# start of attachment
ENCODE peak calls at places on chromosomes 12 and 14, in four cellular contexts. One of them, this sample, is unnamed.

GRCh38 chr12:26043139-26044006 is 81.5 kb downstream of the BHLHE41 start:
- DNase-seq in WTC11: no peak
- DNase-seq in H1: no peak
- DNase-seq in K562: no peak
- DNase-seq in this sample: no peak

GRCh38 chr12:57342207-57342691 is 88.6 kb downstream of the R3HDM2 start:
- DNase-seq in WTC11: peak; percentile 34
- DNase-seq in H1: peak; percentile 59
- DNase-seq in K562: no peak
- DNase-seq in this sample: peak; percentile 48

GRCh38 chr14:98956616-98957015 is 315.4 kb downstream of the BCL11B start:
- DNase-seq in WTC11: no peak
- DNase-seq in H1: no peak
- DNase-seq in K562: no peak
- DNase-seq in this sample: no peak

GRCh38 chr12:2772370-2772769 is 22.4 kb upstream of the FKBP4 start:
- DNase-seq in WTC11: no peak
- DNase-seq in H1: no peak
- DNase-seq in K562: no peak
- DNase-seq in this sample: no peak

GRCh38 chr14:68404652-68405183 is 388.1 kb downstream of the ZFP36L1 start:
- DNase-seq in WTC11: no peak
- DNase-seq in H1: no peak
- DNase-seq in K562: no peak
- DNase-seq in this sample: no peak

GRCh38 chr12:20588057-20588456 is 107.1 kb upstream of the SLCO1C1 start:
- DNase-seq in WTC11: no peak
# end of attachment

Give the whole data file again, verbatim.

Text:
ENCODE peak calls at places on chromosomes 12 and 14, in four cellular contexts. One of them, this sample, is unnamed.

GRCh38 chr12:26043139-26044006 is 81.5 kb downstream of the BHLHE41 start:
- DNase-seq in WTC11: no peak
- DNase-seq in H1: no peak
- DNase-seq in K562: no peak
- DNase-seq in this sample: no peak

GRCh38 chr12:57342207-57342691 is 88.6 kb downstream of the R3HDM2 start:
- DNase-seq in WTC11: peak; percentile 34
- DNase-seq in H1: peak; percentile 59
- DNase-seq in K562: no peak
- DNase-seq in this sample: peak; percentile 48

GRCh38 chr14:98956616-98957015 is 315.4 kb downstream of the BCL11B start:
- DNase-seq in WTC11: no peak
- DNase-seq in H1: no peak
- DNase-seq in K562: no peak
- DNase-seq in this sample: no peak

GRCh38 chr12:2772370-2772769 is 22.4 kb upstream of the FKBP4 start:
- DNase-seq in WTC11: no peak
- DNase-seq in H1: no peak
- DNase-seq in K562: no peak
- DNase-seq in this sample: no peak

GRCh38 chr14:68404652-68405183 is 388.1 kb downstream of the ZFP36L1 start:
- DNase-seq in WTC11: no peak
- DNase-seq in H1: no peak
- DNase-seq in K562: no peak
- DNase-seq in this sample: no peak

GRCh38 chr12:20588057-20588456 is 107.1 kb upstream of the SLCO1C1 start:
- DNase-seq in WTC11: no peak